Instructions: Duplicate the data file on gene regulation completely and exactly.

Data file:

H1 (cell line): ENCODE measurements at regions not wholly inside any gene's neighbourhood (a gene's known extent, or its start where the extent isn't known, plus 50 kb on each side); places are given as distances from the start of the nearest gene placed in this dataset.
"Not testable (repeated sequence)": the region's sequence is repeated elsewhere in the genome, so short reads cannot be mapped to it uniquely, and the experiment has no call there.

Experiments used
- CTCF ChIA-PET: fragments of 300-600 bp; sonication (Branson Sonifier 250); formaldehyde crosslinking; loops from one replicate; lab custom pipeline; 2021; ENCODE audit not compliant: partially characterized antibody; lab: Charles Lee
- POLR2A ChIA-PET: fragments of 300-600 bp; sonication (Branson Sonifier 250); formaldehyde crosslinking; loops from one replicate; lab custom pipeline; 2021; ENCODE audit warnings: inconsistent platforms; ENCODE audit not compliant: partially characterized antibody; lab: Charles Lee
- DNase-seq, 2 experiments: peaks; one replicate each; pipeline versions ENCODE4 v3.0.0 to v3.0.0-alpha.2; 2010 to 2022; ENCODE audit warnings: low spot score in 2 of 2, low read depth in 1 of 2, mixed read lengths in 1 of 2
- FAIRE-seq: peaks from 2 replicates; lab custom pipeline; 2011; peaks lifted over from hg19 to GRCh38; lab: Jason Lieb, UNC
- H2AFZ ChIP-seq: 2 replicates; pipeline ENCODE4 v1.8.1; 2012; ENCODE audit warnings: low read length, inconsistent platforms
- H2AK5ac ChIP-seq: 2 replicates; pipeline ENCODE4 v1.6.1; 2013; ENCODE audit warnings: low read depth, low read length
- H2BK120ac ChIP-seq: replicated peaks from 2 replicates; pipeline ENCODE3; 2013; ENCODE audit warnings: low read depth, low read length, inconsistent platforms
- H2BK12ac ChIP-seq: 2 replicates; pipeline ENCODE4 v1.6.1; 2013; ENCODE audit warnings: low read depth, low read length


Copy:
H1 (cell line): ENCODE measurements at regions not wholly inside any gene's neighbourhood (a gene's known extent, or its start where the extent isn't known, plus 50 kb on each side); places are given as distances from the start of the nearest gene placed in this dataset.
"Not testable (repeated sequence)": the region's sequence is repeated elsewhere in the genome, so short reads cannot be mapped to it uniquely, and the experiment has no call there.

Experiments used
- CTCF ChIA-PET: fragments of 300-600 bp; sonication (Branson Sonifier 250); formaldehyde crosslinking; loops from one replicate; lab custom pipeline; 2021; ENCODE audit not compliant: partially characterized antibody; lab: Charles Lee
- POLR2A ChIA-PET: fragments of 300-600 bp; sonication (Branson Sonifier 250); formaldehyde crosslinking; loops from one replicate; lab custom pipeline; 2021; ENCODE audit warnings: inconsistent platforms; ENCODE audit not compliant: partially characterized antibody; lab: Charles Lee
- DNase-seq, 2 experiments: peaks; one replicate each; pipeline versions ENCODE4 v3.0.0 to v3.0.0-alpha.2; 2010 to 2022; ENCODE audit warnings: low spot score in 2 of 2, low read depth in 1 of 2, mixed read lengths in 1 of 2
- FAIRE-seq: peaks from 2 replicates; lab custom pipeline; 2011; peaks lifted over from hg19 to GRCh38; lab: Jason Lieb, UNC
- H2AFZ ChIP-seq: 2 replicates; pipeline ENCODE4 v1.8.1; 2012; ENCODE audit warnings: low read length, inconsistent platforms
- H2AK5ac ChIP-seq: 2 replicates; pipeline ENCODE4 v1.6.1; 2013; ENCODE audit warnings: low read depth, low read length
- H2BK120ac ChIP-seq: replicated peaks from 2 replicates; pipeline ENCODE3; 2013; ENCODE audit warnings: low read depth, low read length, inconsistent platforms
- H2BK12ac ChIP-seq: 2 replicates; pipeline ENCODE4 v1.6.1; 2013; ENCODE audit warnings: low read depth, low read length